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Training Day

Hardboiled Hollywood at its best, searching for an innovative ending. In vain.

Training Day
Training Day
outlookindia.com
-0001-11-30T00:00:00+0553
Starring: Denzel Washington, Ethan Hawke
Director: Antoine Fuqua
Rating: ***


Sissy Indian audiences are advised to stay out—this is hardboiled Hollywood at its best. The story reads more like a process—detective Alonzo Harris (Denzel Washington) takes Jake (Ethan Hawke), his rookie partner, on a training day schedule in downtown LA. Jake is as far as an idealist can get in today's world—he has a wife, kid and the regular what is good/bad sense.

Harris makes him dope, flout rules, stretch morals and test nerves. Despite being suspicious of his black superior's motives, Jake goes along with the game. For him it is a rite of passage—the mean streets, which suddenly explode with violence, the narrow lanes where rape is always round the corner, the deceptive rooms where 'innocent' men and women turn up, suddenly, with a death wish.

This hideous, fascinating world passes by Jake in a haze. Director Antoine Fuqua creates a cinematic metaphor out of his protagonist's 'high' mental state by making scenes fly past, as if in a dream. This gives a lyrical edge to the hardboiled content. Film stock manipulation allows him to maintain a greenish/grey hue, which sustains the feeling of moral ambiguity.

Harris holds the moral/philosophical core, with his theory of being the 'wolves among the wolves'. Jake wakes rudely from the dream when it is too late—Harris has crossed the Dirty Harry line of using bad means for a good cause. Exploiting the support of his superiors, he is trading his badge to follow a ruthless and self-righteous policy of corruption.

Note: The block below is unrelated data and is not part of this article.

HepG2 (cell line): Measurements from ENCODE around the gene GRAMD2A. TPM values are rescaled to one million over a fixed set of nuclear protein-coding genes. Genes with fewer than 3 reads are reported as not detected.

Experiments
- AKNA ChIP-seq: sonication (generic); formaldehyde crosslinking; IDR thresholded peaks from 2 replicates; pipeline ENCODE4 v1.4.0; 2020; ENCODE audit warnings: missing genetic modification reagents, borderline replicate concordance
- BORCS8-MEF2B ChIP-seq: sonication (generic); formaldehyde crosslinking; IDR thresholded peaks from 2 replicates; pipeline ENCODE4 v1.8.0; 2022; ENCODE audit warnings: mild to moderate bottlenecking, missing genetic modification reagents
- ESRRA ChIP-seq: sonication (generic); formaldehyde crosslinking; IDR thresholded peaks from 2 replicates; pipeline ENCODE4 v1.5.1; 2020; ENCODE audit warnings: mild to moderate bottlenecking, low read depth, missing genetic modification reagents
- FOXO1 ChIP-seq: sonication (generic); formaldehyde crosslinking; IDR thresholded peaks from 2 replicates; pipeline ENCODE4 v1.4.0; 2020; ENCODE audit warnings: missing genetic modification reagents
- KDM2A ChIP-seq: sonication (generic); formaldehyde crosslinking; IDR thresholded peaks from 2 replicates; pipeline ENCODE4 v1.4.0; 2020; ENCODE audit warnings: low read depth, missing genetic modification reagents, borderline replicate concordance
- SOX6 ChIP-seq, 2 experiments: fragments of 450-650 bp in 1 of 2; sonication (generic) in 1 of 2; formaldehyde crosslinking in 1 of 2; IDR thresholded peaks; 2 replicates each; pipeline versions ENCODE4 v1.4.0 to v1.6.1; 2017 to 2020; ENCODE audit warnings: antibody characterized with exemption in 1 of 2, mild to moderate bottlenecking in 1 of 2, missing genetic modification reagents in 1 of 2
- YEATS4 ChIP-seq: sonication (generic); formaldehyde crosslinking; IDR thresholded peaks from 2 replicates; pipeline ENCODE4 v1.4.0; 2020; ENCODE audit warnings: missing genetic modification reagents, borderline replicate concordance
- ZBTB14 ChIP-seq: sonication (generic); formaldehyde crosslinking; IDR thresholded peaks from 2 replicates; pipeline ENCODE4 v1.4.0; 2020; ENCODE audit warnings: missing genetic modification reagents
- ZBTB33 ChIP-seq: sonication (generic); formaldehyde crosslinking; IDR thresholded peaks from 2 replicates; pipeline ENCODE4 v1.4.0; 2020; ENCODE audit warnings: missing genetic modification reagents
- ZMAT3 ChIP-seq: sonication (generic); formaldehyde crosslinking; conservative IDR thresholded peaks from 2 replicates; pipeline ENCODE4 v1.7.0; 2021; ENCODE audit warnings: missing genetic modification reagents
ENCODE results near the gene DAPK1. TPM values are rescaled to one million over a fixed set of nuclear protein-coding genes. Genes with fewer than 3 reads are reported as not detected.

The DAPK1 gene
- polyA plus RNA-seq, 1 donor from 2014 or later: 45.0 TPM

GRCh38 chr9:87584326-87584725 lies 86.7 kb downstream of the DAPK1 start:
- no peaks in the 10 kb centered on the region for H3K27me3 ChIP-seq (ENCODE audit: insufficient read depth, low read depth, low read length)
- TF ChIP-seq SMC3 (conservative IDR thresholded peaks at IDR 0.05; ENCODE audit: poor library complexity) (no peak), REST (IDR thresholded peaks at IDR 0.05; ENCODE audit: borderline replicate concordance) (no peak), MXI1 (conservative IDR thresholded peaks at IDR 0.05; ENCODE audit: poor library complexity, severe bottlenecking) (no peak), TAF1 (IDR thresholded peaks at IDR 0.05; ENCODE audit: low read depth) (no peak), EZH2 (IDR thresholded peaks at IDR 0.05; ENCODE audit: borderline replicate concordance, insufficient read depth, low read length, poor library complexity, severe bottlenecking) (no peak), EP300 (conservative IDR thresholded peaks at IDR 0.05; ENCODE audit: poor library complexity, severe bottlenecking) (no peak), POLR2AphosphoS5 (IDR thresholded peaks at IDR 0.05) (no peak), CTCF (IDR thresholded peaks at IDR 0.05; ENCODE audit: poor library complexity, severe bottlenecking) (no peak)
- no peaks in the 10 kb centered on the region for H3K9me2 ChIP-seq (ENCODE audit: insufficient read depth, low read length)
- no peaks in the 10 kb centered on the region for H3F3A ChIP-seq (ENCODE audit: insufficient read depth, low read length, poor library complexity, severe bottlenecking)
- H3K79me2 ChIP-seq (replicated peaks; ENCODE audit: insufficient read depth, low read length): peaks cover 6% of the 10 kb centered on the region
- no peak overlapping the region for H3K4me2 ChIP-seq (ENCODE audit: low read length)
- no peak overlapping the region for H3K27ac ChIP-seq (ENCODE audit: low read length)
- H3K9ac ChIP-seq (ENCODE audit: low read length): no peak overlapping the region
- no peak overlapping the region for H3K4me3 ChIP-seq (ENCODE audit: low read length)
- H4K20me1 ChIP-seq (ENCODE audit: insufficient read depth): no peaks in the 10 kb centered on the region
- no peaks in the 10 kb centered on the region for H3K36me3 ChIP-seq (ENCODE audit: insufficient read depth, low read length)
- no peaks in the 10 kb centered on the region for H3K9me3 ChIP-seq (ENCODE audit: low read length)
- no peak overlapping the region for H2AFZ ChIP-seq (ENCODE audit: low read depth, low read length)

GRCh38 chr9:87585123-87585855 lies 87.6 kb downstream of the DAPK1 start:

Training Day, in this sense, goes beyond usual stories of official vice. It describes the twisted, tempting depravity of a normal man who otherwise might have been a leader of men. Washington gives some kind of a lifetime performance here—he is cold, menacing, charming and big brotherly, calmly handing over his friends, if need be, to death. It actually looks as if the actor is exploring his dark side in the character. Hawke, on the other hand, is perfectly gawky and junior-like, quite a greenhorn who learns things the hard way.

With actors like these, the movie could have been a masterpiece if it wasn't for a catch. After taking you on a gritty hell ride, the story has problems throwing up a heavyweight ending. It searches for something innovative—you can see the director fudging for a lead—and comes up with a tame compromise.

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